"Boy," his breath was cold death, and I realized he was speaking through the pressure of the spell, "I did not come to kill you, but you will rue this witchcraft!" He paused, straining to draw breath, and then went on. "You will regret this."

My breath caught as the spell expired, and somehow he caught himself short of falling. Instead he was instantly on his feet, and with a single stride he reached me and cast aside my little practice sword with a contemptuous swing. He pressed the sharp tip of his own weapon against my throat.

I heard a sound behind me, and it must have been Bron, but he didn't even make a word before the soldier's cruel glare swung that way and shut him up. "My business is with the boy Daven," he said, pronouncing the words like judgment. "This is no more of your concern. You will go to your homes."

They shifted uncomfortably, and Cooper took a step forward. I didn't dare turn my head, couldn't tear my eyes from the blade biting into my skin, but I knew Cooper by the sound of his footfall even before he spoke behind me. "You've shown him his place. You can let him go now."

The old soldier's eyes narrowed to slits, a cold fury focused on Cooper behind me. "A new recruit of the Guard doesn't give orders to an officer, let alone a Green Eagle." His nostrils flared, his breath escaping in a contemptuous
, and he snapped. "Get out."

They went. None of them dared defy the man. I couldn't blame them. I heard their retreat, heard their steps crunching down the hill and back toward town, but kept my gaze fixed on his.

When he looked back at me, he seemed thoughtful." I knew your father was a thief, boy. It's an old crime, mostly forgotten, but I imagined it was for that that the magicians tore me from important duties. But now I understand. You dare to work witchcraft against an officer of the King's Guard, by the full light of day. I can only imagine what else you would dare to do."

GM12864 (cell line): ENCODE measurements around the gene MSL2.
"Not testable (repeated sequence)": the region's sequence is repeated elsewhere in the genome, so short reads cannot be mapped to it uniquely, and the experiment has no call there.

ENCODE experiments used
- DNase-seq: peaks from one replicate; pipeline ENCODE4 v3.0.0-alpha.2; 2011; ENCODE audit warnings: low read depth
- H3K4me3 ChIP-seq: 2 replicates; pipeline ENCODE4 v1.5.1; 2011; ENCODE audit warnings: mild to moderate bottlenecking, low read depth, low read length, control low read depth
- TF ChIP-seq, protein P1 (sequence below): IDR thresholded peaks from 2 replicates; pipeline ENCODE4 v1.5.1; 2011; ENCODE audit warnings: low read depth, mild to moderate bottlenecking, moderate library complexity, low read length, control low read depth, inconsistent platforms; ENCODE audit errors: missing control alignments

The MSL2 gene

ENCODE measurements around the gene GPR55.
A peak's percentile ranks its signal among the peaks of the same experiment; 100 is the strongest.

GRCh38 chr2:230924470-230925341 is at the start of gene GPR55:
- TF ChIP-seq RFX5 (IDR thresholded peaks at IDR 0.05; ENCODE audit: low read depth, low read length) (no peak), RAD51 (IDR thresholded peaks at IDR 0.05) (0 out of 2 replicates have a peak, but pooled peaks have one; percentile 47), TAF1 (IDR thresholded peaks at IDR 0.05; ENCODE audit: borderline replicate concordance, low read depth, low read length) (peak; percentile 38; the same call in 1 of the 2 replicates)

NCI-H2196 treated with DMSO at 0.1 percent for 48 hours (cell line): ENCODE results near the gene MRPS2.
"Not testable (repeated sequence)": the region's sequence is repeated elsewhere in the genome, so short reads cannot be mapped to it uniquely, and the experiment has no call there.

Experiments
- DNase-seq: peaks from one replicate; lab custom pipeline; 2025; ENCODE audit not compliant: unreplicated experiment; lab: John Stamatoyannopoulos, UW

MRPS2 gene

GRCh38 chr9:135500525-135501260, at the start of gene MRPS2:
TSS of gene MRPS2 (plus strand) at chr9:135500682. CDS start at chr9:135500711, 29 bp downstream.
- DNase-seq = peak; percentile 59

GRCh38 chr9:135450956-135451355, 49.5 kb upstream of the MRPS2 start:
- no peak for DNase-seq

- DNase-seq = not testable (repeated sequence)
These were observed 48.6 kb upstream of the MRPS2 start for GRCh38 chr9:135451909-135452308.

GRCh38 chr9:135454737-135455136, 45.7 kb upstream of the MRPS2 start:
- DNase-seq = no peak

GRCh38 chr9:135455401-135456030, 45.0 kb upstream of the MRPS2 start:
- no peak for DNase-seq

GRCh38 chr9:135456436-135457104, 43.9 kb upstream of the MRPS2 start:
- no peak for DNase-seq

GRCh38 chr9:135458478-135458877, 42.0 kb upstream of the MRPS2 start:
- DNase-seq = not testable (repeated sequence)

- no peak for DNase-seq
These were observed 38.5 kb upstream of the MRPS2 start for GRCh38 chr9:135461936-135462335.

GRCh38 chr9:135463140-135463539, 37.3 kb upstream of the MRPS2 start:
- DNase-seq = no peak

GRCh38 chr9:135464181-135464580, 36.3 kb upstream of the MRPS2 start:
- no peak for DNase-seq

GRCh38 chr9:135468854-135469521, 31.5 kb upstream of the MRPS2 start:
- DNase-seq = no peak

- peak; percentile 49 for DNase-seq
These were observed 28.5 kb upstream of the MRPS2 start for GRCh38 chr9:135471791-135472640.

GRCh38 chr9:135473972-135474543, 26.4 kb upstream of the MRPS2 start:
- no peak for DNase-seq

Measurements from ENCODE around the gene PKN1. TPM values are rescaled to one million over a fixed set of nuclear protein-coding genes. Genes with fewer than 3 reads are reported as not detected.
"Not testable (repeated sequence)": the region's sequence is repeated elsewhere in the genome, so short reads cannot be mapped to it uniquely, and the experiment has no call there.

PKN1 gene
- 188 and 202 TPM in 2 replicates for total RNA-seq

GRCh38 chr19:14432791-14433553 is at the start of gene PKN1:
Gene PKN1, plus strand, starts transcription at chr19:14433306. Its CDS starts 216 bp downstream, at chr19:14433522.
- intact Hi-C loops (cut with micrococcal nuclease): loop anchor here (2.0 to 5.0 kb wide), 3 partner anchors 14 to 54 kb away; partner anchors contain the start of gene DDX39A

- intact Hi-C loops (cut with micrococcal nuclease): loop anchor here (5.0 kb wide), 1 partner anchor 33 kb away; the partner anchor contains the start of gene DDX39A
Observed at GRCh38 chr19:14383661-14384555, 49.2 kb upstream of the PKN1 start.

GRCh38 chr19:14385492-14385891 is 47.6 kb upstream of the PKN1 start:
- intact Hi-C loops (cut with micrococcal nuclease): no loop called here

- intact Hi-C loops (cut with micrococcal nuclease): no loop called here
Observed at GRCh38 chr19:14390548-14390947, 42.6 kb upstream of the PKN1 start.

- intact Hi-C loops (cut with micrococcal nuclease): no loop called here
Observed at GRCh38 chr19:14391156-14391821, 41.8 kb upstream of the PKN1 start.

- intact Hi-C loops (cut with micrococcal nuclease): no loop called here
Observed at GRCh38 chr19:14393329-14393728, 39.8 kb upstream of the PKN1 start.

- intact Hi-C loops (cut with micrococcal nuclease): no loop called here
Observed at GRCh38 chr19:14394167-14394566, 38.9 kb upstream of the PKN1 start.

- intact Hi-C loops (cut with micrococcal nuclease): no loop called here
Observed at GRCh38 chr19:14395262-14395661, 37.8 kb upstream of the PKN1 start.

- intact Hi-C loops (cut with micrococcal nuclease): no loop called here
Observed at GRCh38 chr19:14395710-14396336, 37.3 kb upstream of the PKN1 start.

I trembled as I knelt there, afraid to move for fear of that blade against my throat. I could only stare into his eyes as he spoke his terrible accusations. "The king respects the power of the Academy wizards. It serves him well. But it is a dangerous thing, and it cannot be risked in the hands of one without name, without honor, and without training. It was wise of them to send me, after all. Few men have the courage to do what must be done."

My heart thundered in my chest. My mouth was dry as summer dust, my stomach an aching knot. I shook my head and tried to find a voice. "No," I said softly. "No, you don't understand."

He ignored me. He looked around, over my head toward the bench where my friends had been a few minutes earlier. Then past it, out over the lovely fields of Terrailles that rolled out to the distant sea. His gaze swept over the rough path that led back down into town and he nodded once. The soldier looked around carefully, and then returned his attention to me.

The sun set.

He whispered, "Now you will die."

The sword rose high above his shoulder, still clasped in both hands, and he set his jaw in grim determination as he turned to swing it down with all his weight behind it. My eyes were locked on his, his eyes burned into mine for an eternity as that blade fell. slowly....

And then it stopped.

I stared up at his still form for a long time before I realized it was utterly motionless. I watched the shadows on his face merge, stared into his dark eyes as the last glimmer of day faded, and finally I took another breath, counted another heartbeat. I was alive, somehow, and he was frozen into a perfect stillness far beyond the magic of my little spell. I sat staring up at him, awestruck that I was alive, wondering who or what could have done this to him, until a sound intruded on my thoughts.